Ohio residents will benefit from GOP tax bill

Rea S. Hederman Jr. Dec 16, 2017

This opinion piece appeared in the Dayton Daily News.

Even with the hustle and bustle of holiday shopping, Congress is finding time for some last-minute business – the most sweeping tax reform bill in a generation. The centerpiece of the legislation is corporate tax reform, but people in Ohio and Dayton will benefit from lower rates and a simpler tax code.

Tax reform is always difficult, as it forces us to think through our priorities. The best tax code has low rates and only a few exemptions and deductions as each one creates new opportunities for tax accountants and lobbyists to game the system and reduce the amount of tax their clients pay. When that happens, the rest of us pay more.

The most immediate impact for people will be changes at the individual level. According to the IRS, four out of five tax filers living in Dayton-area zip codes file their taxes using the standard deduction rather than itemizing. Doubling the standard deduction is good news.

For a typical Dayton married couple, the new standard deduction would be worth $24,000, which is 40 percent of the typical married family’s income. This will put more money in the pocket of the typical family. Even better, some tax filers who now itemize and have to keep track of tax receipts in preparation of filing will now see benefit in using the standard deduction.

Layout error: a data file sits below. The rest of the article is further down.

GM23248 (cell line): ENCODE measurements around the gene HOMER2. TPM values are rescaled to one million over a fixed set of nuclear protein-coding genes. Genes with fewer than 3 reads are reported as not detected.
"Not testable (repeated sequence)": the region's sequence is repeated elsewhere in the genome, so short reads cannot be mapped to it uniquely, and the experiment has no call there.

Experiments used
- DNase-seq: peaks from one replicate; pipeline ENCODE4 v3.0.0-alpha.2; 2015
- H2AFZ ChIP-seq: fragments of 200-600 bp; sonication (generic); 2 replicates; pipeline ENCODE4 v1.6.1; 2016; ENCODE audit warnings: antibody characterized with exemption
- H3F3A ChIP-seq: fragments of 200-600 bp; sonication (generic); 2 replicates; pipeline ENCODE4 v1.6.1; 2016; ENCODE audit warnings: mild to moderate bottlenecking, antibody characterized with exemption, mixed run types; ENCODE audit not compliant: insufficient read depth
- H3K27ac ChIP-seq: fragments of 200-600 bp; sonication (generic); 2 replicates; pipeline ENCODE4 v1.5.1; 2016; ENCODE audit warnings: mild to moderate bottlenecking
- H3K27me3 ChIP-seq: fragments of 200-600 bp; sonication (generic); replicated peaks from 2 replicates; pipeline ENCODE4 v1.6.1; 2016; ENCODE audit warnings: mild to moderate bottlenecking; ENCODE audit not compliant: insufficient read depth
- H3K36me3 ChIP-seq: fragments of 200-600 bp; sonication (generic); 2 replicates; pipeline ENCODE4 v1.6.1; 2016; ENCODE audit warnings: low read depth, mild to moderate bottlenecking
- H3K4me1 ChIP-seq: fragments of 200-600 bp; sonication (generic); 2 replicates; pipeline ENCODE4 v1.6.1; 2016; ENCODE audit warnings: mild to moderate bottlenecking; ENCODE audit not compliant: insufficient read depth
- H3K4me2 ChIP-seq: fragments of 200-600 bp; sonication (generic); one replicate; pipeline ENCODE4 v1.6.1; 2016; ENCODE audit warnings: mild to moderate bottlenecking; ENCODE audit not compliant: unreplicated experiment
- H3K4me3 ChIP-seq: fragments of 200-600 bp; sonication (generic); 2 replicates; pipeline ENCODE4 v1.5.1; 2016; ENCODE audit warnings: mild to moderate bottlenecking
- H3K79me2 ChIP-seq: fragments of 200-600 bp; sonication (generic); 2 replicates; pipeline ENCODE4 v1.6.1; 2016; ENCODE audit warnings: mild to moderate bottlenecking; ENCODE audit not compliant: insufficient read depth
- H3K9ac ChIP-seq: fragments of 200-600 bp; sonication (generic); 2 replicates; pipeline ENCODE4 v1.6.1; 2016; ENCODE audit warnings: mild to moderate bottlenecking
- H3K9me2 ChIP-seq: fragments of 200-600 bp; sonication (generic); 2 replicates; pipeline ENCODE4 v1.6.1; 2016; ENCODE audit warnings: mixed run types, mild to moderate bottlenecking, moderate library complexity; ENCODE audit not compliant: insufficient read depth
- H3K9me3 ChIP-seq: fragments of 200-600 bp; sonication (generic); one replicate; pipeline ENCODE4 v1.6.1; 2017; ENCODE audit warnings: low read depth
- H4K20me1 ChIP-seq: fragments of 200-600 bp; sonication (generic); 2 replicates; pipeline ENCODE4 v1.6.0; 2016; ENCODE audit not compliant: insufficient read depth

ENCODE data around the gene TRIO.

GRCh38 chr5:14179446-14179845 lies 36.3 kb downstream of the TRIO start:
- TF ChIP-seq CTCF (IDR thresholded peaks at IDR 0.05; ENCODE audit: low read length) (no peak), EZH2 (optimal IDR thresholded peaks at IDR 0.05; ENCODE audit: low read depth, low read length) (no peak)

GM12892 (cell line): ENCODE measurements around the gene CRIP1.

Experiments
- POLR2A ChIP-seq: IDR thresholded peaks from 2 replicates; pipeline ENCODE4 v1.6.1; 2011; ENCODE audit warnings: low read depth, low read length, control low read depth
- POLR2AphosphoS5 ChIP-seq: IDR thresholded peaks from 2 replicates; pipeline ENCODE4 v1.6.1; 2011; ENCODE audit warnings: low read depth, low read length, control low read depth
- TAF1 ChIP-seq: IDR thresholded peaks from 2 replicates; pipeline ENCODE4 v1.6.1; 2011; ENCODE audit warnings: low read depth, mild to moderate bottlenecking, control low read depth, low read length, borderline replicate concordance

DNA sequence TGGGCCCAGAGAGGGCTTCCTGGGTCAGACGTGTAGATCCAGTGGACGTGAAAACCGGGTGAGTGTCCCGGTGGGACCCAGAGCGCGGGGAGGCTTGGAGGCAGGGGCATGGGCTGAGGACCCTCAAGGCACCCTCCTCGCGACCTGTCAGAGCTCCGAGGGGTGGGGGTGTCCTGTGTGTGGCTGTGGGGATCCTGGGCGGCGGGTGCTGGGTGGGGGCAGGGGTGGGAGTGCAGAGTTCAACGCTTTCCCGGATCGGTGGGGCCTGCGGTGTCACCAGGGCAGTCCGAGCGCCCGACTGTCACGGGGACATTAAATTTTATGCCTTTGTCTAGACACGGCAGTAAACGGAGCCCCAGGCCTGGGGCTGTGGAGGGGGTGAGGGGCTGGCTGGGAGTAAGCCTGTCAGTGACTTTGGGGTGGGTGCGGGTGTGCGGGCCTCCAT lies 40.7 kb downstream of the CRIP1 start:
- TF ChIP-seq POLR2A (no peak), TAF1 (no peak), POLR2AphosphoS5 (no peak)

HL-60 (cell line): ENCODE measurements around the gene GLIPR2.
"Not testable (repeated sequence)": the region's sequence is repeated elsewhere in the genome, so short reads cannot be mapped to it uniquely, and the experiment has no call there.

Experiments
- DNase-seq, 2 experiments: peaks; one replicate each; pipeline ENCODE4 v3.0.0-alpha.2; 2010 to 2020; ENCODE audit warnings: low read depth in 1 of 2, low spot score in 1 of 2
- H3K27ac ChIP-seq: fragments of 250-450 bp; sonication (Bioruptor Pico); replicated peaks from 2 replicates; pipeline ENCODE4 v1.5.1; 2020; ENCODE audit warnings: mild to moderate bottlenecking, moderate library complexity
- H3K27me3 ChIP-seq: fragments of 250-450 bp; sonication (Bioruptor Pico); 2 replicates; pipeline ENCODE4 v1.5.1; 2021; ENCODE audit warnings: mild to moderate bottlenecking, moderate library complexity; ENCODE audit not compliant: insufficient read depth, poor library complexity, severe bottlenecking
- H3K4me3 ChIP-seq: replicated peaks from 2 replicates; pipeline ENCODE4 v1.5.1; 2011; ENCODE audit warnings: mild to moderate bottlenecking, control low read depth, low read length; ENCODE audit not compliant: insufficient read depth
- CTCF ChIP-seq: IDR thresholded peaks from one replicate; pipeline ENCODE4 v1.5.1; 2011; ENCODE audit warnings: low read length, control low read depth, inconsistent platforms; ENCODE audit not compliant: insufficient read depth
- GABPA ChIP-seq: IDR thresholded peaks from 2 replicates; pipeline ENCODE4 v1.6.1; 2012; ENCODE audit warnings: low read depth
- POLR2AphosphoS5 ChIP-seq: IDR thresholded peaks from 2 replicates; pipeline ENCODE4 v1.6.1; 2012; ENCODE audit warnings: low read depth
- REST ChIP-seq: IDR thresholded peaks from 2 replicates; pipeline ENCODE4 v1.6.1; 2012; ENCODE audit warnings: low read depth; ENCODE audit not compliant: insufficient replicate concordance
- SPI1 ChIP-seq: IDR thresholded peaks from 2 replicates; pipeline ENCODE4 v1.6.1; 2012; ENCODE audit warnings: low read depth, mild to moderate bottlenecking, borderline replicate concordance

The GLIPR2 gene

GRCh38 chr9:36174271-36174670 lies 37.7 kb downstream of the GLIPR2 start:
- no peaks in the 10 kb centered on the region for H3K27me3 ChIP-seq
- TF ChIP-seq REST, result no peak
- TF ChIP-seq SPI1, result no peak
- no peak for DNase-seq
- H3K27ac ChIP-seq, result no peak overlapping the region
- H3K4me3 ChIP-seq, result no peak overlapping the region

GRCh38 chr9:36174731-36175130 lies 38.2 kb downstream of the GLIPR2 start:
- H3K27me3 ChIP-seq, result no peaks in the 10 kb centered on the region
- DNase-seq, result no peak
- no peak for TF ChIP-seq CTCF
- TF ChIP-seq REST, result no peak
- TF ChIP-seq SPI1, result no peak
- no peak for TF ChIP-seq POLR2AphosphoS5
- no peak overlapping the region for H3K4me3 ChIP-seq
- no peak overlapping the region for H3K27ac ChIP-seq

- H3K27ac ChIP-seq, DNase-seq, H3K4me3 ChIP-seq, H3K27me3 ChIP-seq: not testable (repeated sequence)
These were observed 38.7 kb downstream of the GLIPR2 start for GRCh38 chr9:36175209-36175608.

The tax bill does eliminate some provisions that families have enjoyed. For example, local residents would only be allowed to claim up to $10,000 in deductions to offset state and local taxes paid. This cap should cover most middle class returns, and with these deductions reduced, state and local officials will need to make wiser decisions.

The tax bill will also place new limits on deductions for home mortgage interest. The bill reportedly allows deductibility for interest on a mortgage up to $750,000, an amount many times the value of the average home in the Dayton area. Capping this deduction means that the tax code will no longer subsidize mortgages on expensive houses.

The bill will also improve America’s competitiveness. Reducing the corporate tax from a high in the industrial world of 35 percent to a rate of 21 percent will help American businesses compete with international companies. And lest you think this is a simple talking point, European countries have continually lowered their corporate tax rates over the last 20 years in an effort to create jobs. Even high-tax France has a lower corporate tax rate than the U.S., and is going to reduce that even more.

As a result of our high rates, America is losing out on billions in tax revenues. For example, in 2014, Burger King bought Tim Horton’s and moved its headquarters to Canada to avoid America’s high corporate rate. The current tax bill’s rate reduction would make it less attractive for companies to move abroad and encourage investment here in Ohio.

While the bill is not perfect, and we will still face tough choices in paying for our priorities, the new tax system will create more jobs and prosperity. Economic analysis by government agencies and think tanks have found the bill will increase economic growth. One estimate found that’s about 35,000 more jobs in Ohio, and for families, an extra $2,000 to make Christmas wishes come true.

Rea S. Hederman Jr. is executive director of the Economic Research Center at The Buckeye Institute.